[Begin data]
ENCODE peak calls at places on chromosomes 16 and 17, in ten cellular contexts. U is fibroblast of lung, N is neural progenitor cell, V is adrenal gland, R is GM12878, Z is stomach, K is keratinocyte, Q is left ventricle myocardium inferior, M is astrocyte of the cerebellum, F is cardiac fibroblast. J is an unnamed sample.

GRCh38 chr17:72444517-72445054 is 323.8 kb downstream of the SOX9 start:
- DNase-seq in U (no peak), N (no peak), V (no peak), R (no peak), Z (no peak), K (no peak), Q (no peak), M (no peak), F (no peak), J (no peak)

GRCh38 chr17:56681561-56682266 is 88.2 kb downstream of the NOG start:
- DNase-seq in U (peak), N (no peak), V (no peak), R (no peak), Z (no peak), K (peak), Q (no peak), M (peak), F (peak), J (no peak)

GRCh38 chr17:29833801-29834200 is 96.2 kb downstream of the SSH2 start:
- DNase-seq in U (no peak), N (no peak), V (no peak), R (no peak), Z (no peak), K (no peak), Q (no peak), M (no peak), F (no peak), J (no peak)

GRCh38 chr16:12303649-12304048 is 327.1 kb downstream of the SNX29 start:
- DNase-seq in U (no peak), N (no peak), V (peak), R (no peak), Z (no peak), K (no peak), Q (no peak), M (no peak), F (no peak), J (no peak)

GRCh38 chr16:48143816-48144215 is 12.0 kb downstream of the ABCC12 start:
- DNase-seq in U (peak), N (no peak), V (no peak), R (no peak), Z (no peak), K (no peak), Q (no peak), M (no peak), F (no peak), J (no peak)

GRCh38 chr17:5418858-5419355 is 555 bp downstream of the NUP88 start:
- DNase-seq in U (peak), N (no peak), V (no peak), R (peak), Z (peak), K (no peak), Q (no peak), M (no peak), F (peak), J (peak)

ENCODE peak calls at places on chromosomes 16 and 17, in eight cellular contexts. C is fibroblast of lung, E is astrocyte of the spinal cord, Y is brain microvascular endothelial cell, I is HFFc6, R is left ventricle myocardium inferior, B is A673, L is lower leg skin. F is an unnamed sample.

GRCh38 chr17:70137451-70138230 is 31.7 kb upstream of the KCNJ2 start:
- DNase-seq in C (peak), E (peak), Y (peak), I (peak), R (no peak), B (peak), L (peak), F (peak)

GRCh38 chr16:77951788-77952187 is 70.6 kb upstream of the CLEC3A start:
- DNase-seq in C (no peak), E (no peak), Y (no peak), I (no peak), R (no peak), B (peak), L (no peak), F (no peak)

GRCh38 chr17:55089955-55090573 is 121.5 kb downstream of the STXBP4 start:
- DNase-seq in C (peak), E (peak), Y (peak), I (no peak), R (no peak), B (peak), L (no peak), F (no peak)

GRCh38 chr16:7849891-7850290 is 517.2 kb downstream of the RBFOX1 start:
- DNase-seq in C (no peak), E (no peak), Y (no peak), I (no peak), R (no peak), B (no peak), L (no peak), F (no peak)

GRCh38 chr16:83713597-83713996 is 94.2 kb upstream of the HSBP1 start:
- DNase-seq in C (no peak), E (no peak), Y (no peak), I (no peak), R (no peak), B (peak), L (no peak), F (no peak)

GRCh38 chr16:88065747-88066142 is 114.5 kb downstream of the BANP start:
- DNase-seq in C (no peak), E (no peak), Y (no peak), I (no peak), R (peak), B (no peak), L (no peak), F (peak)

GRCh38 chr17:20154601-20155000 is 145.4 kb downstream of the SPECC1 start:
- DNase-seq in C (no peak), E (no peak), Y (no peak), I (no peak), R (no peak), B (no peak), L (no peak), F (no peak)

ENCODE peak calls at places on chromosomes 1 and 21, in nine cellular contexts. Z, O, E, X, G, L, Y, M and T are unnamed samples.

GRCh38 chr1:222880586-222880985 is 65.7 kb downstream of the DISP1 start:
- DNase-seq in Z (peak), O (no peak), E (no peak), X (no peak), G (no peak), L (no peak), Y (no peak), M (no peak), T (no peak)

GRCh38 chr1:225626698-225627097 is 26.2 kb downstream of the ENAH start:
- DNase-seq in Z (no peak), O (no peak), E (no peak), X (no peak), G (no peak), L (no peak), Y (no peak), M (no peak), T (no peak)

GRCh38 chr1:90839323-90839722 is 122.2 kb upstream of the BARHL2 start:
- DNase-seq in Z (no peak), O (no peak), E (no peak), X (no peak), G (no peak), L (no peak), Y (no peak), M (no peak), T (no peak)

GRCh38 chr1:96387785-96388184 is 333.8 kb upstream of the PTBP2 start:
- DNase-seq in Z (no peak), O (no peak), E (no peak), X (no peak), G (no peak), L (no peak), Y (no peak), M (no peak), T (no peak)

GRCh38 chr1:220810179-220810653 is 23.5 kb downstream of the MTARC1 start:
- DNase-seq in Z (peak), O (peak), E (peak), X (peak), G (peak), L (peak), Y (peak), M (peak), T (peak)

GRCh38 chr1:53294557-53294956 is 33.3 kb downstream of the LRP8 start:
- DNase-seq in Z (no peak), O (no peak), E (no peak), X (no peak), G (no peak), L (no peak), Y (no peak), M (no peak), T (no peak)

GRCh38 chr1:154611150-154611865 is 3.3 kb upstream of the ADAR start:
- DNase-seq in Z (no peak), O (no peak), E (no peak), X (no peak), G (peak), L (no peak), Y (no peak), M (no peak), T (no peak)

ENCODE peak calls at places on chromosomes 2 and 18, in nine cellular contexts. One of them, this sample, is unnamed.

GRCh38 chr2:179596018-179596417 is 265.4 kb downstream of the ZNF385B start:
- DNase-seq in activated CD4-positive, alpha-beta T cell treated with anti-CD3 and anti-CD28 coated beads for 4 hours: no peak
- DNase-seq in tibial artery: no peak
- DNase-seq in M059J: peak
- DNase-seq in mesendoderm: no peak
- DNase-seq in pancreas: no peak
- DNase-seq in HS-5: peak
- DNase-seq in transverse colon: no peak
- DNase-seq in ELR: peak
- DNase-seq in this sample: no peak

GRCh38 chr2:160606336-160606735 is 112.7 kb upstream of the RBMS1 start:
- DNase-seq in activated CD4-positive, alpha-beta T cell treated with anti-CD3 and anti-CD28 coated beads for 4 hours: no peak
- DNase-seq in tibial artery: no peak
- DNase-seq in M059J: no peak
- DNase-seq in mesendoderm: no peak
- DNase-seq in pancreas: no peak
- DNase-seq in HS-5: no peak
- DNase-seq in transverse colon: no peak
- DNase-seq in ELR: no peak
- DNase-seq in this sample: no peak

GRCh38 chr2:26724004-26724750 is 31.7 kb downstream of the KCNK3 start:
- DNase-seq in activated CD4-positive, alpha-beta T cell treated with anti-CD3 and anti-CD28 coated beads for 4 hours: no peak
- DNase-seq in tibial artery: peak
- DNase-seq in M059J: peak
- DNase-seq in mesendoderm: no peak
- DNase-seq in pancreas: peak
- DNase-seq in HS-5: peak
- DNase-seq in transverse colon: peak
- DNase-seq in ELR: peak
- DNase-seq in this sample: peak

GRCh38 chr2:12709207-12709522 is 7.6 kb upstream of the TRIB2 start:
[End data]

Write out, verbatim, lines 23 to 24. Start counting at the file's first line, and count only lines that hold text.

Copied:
GRCh38 chr16:83713597-83713996 is 94.2 kb upstream of the HSBP1 start:
- DNase-seq in C (no peak), E (no peak), Y (no peak), I (no peak), R (no peak), B (peak), L (no peak), F (no peak)